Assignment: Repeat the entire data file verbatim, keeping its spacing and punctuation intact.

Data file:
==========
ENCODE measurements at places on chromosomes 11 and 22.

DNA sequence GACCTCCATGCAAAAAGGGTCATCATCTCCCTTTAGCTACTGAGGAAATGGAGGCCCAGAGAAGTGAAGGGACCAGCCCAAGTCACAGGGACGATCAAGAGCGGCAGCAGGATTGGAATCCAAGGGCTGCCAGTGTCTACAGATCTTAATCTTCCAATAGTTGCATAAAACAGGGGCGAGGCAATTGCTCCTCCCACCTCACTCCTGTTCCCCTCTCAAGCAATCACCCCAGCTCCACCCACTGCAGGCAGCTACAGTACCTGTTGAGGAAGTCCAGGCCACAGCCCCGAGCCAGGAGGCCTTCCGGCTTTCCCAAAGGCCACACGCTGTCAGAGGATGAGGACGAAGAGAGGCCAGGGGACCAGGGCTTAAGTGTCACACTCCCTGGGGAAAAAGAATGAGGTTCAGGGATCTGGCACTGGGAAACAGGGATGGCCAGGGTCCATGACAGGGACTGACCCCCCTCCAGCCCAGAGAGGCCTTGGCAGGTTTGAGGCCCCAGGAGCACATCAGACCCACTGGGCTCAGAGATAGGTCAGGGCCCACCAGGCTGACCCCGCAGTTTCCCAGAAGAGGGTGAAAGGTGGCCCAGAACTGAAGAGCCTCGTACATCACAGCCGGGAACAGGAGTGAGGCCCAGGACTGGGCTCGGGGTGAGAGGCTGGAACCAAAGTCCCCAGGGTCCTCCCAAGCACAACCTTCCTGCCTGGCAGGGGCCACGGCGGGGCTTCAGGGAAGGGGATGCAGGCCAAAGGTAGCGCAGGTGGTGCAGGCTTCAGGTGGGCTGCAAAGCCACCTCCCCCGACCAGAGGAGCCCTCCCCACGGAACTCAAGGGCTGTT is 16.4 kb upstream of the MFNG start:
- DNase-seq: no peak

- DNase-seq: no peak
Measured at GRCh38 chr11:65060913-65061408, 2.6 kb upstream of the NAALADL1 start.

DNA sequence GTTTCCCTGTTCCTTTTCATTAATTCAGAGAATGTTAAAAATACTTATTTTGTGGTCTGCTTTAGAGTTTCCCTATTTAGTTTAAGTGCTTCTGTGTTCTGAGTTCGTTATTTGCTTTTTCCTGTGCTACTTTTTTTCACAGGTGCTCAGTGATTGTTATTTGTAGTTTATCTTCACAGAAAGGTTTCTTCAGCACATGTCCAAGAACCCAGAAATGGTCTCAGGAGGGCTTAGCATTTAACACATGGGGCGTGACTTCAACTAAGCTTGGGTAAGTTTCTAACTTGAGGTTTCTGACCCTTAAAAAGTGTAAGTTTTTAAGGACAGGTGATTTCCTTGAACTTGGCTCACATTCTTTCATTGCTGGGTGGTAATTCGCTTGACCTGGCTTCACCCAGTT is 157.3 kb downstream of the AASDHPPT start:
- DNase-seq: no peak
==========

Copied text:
ENCODE measurements at places on chromosomes 11 and 22.

DNA sequence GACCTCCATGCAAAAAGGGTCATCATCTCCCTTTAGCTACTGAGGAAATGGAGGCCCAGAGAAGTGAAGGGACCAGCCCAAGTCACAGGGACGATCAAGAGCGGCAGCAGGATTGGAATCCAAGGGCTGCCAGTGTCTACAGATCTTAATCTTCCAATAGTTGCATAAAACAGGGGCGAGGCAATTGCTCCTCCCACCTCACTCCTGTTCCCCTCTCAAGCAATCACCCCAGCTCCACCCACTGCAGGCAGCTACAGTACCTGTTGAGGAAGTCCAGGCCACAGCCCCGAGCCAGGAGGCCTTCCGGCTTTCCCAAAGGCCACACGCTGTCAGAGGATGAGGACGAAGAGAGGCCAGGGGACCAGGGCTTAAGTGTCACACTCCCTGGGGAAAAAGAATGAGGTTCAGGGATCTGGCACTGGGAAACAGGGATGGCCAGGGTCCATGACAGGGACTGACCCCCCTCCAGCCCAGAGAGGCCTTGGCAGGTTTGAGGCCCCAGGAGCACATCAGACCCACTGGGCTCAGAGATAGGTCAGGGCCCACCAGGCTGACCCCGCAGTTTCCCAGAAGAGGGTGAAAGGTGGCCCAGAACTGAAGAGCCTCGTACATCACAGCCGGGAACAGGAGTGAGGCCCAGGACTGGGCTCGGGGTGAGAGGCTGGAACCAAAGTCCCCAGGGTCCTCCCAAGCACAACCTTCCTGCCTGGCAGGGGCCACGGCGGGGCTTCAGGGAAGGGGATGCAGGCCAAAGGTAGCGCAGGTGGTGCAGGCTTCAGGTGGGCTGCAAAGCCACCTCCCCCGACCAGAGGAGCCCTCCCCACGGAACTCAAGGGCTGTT is 16.4 kb upstream of the MFNG start:
- DNase-seq: no peak

- DNase-seq: no peak
Measured at GRCh38 chr11:65060913-65061408, 2.6 kb upstream of the NAALADL1 start.

DNA sequence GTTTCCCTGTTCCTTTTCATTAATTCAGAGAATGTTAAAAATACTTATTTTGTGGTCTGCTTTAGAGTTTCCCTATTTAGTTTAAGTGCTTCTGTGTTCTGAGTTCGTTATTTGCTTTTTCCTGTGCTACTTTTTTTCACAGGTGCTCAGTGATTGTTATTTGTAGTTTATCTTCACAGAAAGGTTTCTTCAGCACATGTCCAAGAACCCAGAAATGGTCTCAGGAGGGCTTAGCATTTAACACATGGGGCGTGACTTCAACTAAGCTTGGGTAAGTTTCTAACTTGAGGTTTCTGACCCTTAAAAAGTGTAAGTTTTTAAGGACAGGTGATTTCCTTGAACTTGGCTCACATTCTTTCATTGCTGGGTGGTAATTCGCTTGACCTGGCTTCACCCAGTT is 157.3 kb downstream of the AASDHPPT start:
- DNase-seq: no peak